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A CASE STUDY: INTEGRATING TECHNICAL SCIENCE WITH MANAGEMENT SCIENCE TO MAP THE “BEST BUSINESS CASE” SOLUTION FOR A VILLAGE FACING AN SSO CONSENT ORDER

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The operating environment for US utilities has become increasingly complex over the last several decades. The “bar” for treatment and collection system performance has been steadily raised with each passing decade. At the same time, aging infrastructure requires increasing attention, a major portion of our labor force is beginning to retire, and customers have become increasingly resistant to rate increases. Consequently, managing collection and treatment systems has become more and more sophisticated. While the magnitude may vary, the nature of the challenges facing utilities, whether large or small, is pretty much the same.

Clearly the utility manger of the future will have to introduce more advanced management practices into their tool bag. Management-centered tools will need to complement the historic focus on the engineering and technical sciences, if the management team is to successfully meet these challenges. Fortunately, the management sciences are up to the challenge, providing a rich bag of relevant tools from which to select.

One of the major performance challenges confronted by many utilities is meeting the Clean Water Act's Sanitary Sewer Overflow (SSO) requirements. Many communities, large and small, are facing consent decrees that require considerable investment in the collection system – both capital and operations – to bring the community into compliance. Municipalities face substantial fines for failure to comply. It is difficult enough to map out sound engineering solutions, much less affordable ones. How can an agency determine the best course of action? What techniques can complement the technical sciences in facilitating wise investment decisions on the part of the management team and elected officials?

In January 2003, the Village of Hamburg, New York entered into a Consent Order from New York State Department of Environmental Conservation (NYSDEC) to abate SSOs. Compliance will require considerable expenditure by the Village on behalf of its ratepayers to address both capital projects and increased maintenance funding needs. The Village and the County are mutually exploring a common interest in transferring the Village's sanitary sewer system assets to the County. The Village is also evaluating the option of contracting management and operation of the collection system to the County, while maintaining ownership.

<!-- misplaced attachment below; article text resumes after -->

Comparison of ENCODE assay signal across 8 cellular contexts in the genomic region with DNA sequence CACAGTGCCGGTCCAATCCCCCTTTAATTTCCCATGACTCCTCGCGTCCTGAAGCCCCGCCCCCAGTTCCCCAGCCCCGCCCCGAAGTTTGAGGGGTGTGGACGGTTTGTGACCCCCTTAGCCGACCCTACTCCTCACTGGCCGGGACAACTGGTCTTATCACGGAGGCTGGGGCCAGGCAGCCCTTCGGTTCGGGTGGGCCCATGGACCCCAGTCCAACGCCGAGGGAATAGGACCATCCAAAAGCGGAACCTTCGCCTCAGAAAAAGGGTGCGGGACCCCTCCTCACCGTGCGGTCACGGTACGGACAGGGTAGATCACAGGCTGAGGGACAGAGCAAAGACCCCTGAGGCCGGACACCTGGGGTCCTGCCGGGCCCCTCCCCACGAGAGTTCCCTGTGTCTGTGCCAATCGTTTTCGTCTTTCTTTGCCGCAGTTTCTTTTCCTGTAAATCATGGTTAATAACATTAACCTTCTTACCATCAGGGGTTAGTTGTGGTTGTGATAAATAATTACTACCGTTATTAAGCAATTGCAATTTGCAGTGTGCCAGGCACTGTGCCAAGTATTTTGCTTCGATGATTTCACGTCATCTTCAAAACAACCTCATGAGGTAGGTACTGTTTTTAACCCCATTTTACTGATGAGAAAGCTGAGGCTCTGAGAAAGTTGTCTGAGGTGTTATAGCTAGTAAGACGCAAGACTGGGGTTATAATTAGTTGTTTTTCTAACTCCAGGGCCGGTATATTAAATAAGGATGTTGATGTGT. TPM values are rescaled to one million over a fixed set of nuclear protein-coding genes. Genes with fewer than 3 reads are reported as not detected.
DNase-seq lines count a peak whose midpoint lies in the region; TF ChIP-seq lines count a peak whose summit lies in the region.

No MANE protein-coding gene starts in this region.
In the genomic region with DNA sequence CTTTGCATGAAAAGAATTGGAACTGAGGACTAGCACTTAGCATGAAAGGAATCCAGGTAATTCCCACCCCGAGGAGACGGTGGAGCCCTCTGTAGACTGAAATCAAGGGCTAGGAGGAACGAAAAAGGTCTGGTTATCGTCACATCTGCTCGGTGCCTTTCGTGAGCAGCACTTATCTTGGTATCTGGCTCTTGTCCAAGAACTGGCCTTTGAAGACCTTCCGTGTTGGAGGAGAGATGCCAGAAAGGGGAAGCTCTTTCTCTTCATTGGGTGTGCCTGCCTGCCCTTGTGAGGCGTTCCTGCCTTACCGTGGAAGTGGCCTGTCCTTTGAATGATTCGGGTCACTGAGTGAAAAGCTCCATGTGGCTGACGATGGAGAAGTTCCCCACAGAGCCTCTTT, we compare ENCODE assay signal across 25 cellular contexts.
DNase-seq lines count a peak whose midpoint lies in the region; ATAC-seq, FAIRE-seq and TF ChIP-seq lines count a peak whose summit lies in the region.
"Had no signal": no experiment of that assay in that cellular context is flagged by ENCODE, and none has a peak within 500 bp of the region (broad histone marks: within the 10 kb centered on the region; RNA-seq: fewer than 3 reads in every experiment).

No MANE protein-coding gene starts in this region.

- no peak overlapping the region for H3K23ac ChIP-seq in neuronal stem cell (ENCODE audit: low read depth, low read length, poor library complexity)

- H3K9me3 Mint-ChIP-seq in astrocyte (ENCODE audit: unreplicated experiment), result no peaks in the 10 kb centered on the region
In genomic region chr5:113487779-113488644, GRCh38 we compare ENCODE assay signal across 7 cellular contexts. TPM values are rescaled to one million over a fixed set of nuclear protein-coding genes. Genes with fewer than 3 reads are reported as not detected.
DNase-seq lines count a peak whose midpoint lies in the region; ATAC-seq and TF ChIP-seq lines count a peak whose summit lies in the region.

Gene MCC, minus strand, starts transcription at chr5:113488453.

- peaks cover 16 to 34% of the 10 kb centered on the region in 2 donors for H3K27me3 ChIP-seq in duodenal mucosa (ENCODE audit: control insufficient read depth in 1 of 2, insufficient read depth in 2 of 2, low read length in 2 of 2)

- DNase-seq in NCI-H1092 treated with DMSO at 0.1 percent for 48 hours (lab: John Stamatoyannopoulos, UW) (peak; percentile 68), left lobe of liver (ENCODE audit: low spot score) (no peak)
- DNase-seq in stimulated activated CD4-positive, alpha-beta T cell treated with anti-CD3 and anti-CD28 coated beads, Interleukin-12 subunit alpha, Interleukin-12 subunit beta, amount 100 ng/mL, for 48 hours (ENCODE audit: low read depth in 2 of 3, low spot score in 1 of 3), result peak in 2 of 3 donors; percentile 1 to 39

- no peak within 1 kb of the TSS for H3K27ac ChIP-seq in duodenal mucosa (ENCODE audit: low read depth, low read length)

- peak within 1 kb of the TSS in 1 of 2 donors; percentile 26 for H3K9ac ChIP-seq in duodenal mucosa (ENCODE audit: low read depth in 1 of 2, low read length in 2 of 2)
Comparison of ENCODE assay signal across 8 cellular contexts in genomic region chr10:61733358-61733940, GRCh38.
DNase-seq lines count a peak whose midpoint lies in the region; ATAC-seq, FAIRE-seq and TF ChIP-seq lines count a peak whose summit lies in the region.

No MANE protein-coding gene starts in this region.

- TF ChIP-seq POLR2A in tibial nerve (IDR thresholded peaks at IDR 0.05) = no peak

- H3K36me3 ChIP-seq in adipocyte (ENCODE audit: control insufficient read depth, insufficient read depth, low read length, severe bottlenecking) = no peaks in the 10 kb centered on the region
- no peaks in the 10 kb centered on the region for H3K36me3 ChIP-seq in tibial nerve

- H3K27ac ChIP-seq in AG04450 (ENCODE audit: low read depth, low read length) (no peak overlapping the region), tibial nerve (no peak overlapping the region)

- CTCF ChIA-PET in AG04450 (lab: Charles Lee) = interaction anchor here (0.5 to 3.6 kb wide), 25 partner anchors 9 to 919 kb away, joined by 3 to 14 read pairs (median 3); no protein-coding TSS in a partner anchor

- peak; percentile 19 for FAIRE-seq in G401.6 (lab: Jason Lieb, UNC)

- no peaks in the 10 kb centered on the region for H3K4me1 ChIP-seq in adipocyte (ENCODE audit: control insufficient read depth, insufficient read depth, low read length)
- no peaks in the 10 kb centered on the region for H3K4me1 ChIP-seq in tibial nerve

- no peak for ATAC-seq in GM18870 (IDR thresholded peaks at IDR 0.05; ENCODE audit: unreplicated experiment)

This case study presents a decision-making approach implemented by the Village and the Erie County Division of Sewerage Management in determining the best business case for operations and management of the Village sanitary sewer system. Three relatively simple asset management decision tools were selected to facilitate the decision process faced by the Village and the County, each seeking to provide cost-effective, high quality service to the customer base while protecting the environment. The three tools include: 1) Residual Asset Life Analysis; 2) Business Case Analysis; and 3) Weighted Decision Tables.

This project considered relevant aspect of SSO regulatory compliance, operations and maintenance management, sanitary sewer system evaluation, capital planning, life-cycle cost evaluation, level of service targets and rate analysis. These technical components were presented in terms of specific business case scenarios to identify impacts on customer rates, and facilitate decisions on the part of the management team and elected officials.
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Document Type: Research Article

Publication date: 2004-01-01

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